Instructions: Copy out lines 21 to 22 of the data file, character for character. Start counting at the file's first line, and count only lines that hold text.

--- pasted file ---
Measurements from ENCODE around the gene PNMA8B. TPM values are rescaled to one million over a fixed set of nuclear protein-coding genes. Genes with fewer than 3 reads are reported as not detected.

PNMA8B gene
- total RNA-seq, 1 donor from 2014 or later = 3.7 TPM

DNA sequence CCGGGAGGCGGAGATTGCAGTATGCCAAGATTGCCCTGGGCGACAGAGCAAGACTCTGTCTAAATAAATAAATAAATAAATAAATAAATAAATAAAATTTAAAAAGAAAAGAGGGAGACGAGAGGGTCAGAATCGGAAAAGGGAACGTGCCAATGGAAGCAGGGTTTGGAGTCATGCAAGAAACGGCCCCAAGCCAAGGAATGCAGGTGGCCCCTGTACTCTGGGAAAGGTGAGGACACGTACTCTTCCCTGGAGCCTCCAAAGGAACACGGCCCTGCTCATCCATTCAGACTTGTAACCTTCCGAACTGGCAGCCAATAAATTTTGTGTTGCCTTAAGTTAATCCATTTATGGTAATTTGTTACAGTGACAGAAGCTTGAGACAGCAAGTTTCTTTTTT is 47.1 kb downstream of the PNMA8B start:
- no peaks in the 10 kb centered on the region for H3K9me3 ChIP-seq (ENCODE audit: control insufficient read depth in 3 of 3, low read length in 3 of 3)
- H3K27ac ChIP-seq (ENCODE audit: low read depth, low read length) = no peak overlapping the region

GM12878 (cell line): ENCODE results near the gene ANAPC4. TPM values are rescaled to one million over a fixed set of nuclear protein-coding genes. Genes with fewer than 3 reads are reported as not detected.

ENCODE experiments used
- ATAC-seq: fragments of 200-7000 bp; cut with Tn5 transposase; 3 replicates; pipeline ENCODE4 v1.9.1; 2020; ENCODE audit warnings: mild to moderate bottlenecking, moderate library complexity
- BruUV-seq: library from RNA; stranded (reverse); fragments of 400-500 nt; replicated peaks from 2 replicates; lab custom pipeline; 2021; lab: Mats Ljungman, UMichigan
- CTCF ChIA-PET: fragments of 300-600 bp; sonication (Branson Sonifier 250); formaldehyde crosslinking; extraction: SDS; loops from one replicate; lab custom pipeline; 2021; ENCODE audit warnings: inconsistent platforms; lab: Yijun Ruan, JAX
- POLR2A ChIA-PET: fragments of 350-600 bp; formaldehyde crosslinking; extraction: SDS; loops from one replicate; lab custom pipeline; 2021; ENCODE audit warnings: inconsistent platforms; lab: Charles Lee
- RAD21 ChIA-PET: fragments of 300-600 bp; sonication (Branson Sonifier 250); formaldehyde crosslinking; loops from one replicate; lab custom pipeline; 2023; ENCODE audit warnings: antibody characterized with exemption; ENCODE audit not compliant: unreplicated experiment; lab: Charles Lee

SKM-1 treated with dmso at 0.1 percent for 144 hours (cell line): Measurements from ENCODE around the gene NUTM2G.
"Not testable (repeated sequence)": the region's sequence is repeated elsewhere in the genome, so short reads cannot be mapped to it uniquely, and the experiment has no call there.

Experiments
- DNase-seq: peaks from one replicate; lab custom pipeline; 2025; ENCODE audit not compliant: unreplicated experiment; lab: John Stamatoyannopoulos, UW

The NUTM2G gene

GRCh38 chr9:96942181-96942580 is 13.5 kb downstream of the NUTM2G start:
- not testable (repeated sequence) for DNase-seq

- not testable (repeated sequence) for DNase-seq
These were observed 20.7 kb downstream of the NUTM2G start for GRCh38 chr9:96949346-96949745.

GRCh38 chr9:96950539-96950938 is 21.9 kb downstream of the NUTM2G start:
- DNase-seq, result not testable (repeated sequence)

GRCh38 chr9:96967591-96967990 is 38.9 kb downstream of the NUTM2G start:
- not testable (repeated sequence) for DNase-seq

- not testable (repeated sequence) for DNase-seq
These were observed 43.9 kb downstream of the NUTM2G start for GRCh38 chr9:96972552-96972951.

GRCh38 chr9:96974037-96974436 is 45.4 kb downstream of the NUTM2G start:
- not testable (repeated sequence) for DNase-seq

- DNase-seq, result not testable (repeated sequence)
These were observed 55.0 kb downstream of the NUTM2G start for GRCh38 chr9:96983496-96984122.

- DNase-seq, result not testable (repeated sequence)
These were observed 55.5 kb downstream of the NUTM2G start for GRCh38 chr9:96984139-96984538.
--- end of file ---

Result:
- not testable (repeated sequence) for DNase-seq
These were observed 20.7 kb downstream of the NUTM2G start for GRCh38 chr9:96949346-96949745.